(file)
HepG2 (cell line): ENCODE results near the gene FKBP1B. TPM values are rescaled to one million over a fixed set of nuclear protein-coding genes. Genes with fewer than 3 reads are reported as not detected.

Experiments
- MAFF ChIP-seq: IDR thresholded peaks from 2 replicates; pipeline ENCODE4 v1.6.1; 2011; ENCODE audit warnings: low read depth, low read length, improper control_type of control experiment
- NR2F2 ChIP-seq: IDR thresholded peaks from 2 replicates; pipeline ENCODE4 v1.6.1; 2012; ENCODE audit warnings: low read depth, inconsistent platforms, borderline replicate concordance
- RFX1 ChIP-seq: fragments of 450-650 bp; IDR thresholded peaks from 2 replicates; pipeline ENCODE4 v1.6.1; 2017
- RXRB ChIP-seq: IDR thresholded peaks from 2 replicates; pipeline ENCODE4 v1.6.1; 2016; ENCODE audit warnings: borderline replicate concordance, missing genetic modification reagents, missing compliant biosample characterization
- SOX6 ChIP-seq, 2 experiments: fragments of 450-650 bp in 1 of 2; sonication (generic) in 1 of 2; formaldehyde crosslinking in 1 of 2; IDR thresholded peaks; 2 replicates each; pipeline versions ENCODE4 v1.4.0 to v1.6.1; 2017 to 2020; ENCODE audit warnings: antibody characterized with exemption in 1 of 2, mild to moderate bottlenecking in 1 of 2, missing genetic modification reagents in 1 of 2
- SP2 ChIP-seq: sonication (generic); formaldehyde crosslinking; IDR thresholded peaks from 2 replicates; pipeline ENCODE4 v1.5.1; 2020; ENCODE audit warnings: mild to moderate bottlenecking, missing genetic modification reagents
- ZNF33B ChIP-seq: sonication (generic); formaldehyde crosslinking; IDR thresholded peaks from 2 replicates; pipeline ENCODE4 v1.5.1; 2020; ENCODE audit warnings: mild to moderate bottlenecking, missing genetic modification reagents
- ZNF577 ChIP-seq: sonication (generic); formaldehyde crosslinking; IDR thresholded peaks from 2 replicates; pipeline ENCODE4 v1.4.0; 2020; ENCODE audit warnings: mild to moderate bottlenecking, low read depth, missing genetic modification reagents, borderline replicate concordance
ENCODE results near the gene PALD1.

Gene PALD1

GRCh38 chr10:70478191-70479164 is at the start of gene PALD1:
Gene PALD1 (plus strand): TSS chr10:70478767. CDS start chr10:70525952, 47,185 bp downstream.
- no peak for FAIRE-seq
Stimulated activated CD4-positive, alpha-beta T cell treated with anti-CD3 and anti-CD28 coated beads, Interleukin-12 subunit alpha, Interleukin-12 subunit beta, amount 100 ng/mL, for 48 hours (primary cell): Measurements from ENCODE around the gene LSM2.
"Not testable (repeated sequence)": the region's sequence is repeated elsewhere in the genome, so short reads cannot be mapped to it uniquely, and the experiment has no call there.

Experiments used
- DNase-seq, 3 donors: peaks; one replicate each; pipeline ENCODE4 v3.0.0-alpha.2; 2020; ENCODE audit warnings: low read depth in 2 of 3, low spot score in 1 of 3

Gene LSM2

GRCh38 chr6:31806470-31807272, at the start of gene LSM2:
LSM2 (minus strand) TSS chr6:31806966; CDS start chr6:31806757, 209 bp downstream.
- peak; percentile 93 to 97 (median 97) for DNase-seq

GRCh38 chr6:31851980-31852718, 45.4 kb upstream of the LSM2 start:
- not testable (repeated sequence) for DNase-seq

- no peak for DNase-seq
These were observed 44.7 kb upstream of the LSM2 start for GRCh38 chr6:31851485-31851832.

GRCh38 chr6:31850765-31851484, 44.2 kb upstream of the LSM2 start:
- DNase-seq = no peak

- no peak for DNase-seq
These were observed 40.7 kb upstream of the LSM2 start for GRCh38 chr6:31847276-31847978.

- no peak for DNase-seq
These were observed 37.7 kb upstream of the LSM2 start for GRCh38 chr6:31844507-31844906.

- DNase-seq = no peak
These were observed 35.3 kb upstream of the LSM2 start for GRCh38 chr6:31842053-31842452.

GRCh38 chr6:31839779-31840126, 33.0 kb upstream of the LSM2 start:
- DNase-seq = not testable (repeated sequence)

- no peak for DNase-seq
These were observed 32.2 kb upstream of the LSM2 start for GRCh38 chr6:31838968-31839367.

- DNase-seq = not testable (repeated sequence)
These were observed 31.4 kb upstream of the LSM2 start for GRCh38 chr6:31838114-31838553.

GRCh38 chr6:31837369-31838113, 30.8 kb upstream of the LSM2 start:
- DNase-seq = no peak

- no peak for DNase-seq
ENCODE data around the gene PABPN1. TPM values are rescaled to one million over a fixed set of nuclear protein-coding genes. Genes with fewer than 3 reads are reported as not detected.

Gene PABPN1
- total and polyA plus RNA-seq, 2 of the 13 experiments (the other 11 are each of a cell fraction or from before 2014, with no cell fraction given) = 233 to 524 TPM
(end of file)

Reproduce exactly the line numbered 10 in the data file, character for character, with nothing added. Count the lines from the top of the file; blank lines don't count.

- ZNF577 ChIP-seq: sonication (generic); formaldehyde crosslinking; IDR thresholded peaks from 2 replicates; pipeline ENCODE4 v1.4.0; 2020; ENCODE audit warnings: mild to moderate bottlenecking, low read depth, missing genetic modification reagents, borderline replicate concordance